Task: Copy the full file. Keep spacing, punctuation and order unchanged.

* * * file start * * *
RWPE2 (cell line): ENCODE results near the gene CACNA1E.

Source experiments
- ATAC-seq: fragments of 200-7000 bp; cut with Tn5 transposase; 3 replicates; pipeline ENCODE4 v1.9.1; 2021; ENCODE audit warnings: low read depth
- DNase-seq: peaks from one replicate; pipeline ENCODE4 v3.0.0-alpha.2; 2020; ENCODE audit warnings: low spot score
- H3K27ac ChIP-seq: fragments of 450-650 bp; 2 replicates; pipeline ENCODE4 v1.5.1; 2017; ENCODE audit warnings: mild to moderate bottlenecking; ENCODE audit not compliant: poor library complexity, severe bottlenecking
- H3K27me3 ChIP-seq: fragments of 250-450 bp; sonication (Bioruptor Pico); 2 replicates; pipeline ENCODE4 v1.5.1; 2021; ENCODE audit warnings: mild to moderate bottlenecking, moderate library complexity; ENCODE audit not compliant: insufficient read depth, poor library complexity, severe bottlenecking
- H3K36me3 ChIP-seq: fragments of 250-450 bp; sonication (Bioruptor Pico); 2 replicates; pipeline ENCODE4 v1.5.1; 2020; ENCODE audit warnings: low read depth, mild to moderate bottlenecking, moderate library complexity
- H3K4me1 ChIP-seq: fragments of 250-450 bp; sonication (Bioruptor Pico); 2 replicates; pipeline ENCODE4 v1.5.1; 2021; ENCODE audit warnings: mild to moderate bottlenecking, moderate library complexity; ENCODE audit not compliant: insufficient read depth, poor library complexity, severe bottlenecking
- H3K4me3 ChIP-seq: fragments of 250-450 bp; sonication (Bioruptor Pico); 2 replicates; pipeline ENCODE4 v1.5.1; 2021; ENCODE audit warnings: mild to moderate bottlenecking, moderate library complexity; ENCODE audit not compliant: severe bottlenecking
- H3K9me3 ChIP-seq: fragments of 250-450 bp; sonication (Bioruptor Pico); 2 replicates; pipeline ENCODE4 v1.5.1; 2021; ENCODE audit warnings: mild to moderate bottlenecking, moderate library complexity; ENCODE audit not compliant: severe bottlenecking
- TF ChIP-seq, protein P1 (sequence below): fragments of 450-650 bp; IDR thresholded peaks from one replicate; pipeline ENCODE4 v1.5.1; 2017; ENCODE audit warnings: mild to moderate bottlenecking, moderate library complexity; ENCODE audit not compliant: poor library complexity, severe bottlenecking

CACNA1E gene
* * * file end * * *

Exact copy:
RWPE2 (cell line): ENCODE results near the gene CACNA1E.

Source experiments
- ATAC-seq: fragments of 200-7000 bp; cut with Tn5 transposase; 3 replicates; pipeline ENCODE4 v1.9.1; 2021; ENCODE audit warnings: low read depth
- DNase-seq: peaks from one replicate; pipeline ENCODE4 v3.0.0-alpha.2; 2020; ENCODE audit warnings: low spot score
- H3K27ac ChIP-seq: fragments of 450-650 bp; 2 replicates; pipeline ENCODE4 v1.5.1; 2017; ENCODE audit warnings: mild to moderate bottlenecking; ENCODE audit not compliant: poor library complexity, severe bottlenecking
- H3K27me3 ChIP-seq: fragments of 250-450 bp; sonication (Bioruptor Pico); 2 replicates; pipeline ENCODE4 v1.5.1; 2021; ENCODE audit warnings: mild to moderate bottlenecking, moderate library complexity; ENCODE audit not compliant: insufficient read depth, poor library complexity, severe bottlenecking
- H3K36me3 ChIP-seq: fragments of 250-450 bp; sonication (Bioruptor Pico); 2 replicates; pipeline ENCODE4 v1.5.1; 2020; ENCODE audit warnings: low read depth, mild to moderate bottlenecking, moderate library complexity
- H3K4me1 ChIP-seq: fragments of 250-450 bp; sonication (Bioruptor Pico); 2 replicates; pipeline ENCODE4 v1.5.1; 2021; ENCODE audit warnings: mild to moderate bottlenecking, moderate library complexity; ENCODE audit not compliant: insufficient read depth, poor library complexity, severe bottlenecking
- H3K4me3 ChIP-seq: fragments of 250-450 bp; sonication (Bioruptor Pico); 2 replicates; pipeline ENCODE4 v1.5.1; 2021; ENCODE audit warnings: mild to moderate bottlenecking, moderate library complexity; ENCODE audit not compliant: severe bottlenecking
- H3K9me3 ChIP-seq: fragments of 250-450 bp; sonication (Bioruptor Pico); 2 replicates; pipeline ENCODE4 v1.5.1; 2021; ENCODE audit warnings: mild to moderate bottlenecking, moderate library complexity; ENCODE audit not compliant: severe bottlenecking
- TF ChIP-seq, protein P1 (sequence below): fragments of 450-650 bp; IDR thresholded peaks from one replicate; pipeline ENCODE4 v1.5.1; 2017; ENCODE audit warnings: mild to moderate bottlenecking, moderate library complexity; ENCODE audit not compliant: poor library complexity, severe bottlenecking

CACNA1E gene